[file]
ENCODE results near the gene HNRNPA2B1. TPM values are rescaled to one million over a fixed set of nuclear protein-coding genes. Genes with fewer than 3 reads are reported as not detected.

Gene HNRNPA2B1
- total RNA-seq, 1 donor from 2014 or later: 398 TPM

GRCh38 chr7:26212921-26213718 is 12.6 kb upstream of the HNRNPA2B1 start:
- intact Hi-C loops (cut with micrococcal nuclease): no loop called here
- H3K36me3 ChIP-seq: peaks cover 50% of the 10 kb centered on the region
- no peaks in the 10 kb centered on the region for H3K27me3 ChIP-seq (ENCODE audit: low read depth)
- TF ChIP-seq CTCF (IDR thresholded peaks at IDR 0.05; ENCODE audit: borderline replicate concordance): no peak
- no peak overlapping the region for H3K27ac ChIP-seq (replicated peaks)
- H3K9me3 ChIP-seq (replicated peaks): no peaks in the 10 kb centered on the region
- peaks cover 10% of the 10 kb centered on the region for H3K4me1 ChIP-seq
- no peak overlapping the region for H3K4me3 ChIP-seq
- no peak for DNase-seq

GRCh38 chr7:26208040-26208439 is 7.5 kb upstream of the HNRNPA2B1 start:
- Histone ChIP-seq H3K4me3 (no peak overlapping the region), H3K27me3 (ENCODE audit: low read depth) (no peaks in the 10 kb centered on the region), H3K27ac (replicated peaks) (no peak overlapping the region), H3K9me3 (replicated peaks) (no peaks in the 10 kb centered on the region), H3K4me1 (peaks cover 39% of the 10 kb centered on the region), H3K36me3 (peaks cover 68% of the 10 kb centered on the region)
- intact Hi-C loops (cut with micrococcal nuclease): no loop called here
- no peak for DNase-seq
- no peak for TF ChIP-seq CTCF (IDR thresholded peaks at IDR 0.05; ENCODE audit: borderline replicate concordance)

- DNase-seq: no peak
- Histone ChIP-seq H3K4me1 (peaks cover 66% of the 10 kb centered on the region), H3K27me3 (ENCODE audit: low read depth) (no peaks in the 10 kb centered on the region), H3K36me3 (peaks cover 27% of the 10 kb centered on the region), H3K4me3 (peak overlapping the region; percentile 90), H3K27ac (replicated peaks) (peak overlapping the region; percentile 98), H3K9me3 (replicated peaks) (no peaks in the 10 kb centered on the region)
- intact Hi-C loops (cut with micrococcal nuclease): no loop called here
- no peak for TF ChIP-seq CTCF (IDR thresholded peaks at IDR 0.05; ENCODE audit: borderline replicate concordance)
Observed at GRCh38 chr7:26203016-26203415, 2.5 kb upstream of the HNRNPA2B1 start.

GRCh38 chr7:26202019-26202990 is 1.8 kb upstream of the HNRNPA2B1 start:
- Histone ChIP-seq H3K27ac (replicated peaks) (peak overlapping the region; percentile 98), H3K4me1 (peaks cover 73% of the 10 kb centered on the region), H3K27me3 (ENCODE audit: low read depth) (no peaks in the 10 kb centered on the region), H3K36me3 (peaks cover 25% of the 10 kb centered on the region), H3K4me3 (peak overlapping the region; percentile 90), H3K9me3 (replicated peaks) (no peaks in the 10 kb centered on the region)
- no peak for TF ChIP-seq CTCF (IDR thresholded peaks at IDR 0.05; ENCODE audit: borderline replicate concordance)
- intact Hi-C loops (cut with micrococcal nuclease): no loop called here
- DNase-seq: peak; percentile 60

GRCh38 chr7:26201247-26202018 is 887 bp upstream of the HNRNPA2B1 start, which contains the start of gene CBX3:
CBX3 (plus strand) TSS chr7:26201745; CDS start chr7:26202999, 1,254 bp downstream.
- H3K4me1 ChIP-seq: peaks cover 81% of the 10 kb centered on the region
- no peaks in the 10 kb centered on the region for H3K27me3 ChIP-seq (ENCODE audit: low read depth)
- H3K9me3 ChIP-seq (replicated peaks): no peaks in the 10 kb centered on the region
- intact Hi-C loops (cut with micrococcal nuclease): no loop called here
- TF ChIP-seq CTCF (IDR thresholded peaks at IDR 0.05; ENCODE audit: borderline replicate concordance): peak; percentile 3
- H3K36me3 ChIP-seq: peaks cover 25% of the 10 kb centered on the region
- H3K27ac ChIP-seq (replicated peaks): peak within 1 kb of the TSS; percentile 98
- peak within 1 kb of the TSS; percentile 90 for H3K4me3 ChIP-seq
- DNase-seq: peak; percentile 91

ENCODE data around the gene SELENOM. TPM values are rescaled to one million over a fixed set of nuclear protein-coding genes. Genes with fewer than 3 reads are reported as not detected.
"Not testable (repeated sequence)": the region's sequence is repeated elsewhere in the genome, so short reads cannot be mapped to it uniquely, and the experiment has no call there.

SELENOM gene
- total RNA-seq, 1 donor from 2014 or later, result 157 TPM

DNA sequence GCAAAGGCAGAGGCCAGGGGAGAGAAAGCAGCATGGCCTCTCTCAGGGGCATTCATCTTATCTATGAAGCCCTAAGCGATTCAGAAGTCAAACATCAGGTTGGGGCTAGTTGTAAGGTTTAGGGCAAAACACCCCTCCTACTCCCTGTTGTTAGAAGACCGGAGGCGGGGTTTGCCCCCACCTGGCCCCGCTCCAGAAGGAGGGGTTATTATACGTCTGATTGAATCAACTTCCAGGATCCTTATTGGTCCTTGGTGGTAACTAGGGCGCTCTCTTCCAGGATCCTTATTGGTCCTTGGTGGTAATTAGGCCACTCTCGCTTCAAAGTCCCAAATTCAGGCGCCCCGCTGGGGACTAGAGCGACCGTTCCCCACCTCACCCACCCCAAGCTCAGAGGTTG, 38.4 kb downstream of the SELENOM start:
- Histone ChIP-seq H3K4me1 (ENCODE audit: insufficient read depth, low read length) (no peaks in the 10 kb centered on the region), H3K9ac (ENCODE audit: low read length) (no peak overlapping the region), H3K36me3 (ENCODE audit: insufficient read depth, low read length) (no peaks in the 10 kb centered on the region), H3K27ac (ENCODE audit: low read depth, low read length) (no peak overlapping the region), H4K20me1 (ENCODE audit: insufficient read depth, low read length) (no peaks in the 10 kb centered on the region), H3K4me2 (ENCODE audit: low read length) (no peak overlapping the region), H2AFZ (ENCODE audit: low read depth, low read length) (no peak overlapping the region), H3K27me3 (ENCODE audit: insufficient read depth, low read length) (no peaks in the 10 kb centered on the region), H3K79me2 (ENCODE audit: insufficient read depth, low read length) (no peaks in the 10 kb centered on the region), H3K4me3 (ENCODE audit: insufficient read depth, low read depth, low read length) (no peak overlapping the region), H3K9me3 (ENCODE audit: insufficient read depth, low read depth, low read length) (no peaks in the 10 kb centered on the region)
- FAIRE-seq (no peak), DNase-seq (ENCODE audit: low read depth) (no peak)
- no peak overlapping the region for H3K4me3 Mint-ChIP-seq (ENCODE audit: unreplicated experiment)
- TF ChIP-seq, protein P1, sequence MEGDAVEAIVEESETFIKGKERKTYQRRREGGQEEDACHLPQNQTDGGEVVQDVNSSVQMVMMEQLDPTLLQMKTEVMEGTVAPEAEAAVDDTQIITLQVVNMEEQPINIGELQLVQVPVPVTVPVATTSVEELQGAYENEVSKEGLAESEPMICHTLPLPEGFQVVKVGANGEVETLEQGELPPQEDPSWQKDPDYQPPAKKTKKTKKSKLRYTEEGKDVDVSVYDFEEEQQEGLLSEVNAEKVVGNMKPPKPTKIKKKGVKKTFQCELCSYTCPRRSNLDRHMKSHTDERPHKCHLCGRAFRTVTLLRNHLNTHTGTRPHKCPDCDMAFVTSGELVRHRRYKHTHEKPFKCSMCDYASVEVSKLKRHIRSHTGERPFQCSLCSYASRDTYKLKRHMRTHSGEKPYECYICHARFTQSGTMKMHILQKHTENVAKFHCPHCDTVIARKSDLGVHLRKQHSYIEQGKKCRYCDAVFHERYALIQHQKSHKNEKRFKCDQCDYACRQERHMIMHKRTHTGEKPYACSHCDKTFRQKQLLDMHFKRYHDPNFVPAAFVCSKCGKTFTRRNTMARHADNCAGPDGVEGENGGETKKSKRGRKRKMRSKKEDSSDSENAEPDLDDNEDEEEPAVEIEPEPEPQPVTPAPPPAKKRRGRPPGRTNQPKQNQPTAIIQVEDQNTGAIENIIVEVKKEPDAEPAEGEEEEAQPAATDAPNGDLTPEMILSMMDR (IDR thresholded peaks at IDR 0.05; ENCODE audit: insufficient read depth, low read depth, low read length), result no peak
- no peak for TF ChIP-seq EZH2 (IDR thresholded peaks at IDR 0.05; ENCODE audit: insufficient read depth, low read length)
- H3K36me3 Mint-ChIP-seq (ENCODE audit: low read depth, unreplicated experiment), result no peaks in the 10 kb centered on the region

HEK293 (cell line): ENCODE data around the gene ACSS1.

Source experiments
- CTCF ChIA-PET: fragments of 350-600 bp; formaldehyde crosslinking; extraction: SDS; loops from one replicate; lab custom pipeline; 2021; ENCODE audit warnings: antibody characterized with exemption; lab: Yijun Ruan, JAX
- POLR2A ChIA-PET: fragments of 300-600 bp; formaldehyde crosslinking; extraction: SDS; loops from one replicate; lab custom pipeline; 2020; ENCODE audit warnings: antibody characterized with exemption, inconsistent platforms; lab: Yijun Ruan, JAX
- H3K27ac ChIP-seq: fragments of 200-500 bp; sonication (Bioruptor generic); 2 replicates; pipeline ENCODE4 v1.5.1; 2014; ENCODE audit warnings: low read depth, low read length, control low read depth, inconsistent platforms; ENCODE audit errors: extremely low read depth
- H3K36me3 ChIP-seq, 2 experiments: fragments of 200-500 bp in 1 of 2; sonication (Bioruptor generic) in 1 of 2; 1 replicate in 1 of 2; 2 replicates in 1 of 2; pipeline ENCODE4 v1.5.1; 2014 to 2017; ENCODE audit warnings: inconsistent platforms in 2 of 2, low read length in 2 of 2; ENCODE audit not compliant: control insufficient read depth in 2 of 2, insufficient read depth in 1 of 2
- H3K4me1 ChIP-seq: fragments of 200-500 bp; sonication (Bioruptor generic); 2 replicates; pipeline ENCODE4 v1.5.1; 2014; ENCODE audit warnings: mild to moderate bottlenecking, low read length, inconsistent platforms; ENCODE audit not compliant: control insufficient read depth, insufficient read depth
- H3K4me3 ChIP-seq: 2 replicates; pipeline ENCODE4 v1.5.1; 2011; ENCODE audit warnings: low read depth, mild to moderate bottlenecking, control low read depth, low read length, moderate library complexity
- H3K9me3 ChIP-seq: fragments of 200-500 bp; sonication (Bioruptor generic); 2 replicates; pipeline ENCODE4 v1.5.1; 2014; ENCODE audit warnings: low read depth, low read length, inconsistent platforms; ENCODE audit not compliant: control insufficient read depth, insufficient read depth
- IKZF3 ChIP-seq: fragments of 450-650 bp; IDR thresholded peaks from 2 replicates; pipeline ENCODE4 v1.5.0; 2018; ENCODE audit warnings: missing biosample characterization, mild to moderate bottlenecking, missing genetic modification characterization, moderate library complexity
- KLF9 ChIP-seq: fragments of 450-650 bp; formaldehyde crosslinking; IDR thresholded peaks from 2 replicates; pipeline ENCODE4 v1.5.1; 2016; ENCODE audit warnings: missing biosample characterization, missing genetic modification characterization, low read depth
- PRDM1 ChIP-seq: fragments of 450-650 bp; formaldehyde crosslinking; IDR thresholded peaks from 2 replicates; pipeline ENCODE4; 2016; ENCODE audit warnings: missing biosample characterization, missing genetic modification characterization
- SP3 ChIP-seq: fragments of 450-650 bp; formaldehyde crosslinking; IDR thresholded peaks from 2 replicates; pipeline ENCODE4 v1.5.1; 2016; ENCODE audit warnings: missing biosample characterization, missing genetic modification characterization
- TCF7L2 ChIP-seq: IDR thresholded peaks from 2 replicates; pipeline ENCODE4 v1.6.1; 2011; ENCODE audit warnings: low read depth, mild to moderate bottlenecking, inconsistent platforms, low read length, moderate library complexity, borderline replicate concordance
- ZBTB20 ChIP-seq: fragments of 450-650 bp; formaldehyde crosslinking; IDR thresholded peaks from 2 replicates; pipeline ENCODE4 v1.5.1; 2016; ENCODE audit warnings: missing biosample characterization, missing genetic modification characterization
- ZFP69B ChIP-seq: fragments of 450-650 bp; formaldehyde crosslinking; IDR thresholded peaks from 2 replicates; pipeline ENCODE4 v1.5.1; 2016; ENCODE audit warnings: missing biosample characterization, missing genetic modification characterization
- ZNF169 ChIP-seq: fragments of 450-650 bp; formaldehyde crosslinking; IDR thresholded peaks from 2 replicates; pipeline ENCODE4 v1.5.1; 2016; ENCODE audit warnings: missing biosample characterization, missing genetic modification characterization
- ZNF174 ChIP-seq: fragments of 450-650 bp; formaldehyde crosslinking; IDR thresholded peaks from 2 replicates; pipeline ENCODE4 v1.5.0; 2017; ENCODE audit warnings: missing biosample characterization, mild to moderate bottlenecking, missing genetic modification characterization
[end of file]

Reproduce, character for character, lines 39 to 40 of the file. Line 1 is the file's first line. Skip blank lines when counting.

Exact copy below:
- DNase-seq: peak; percentile 91

ENCODE data around the gene SELENOM. TPM values are rescaled to one million over a fixed set of nuclear protein-coding genes. Genes with fewer than 3 reads are reported as not detected.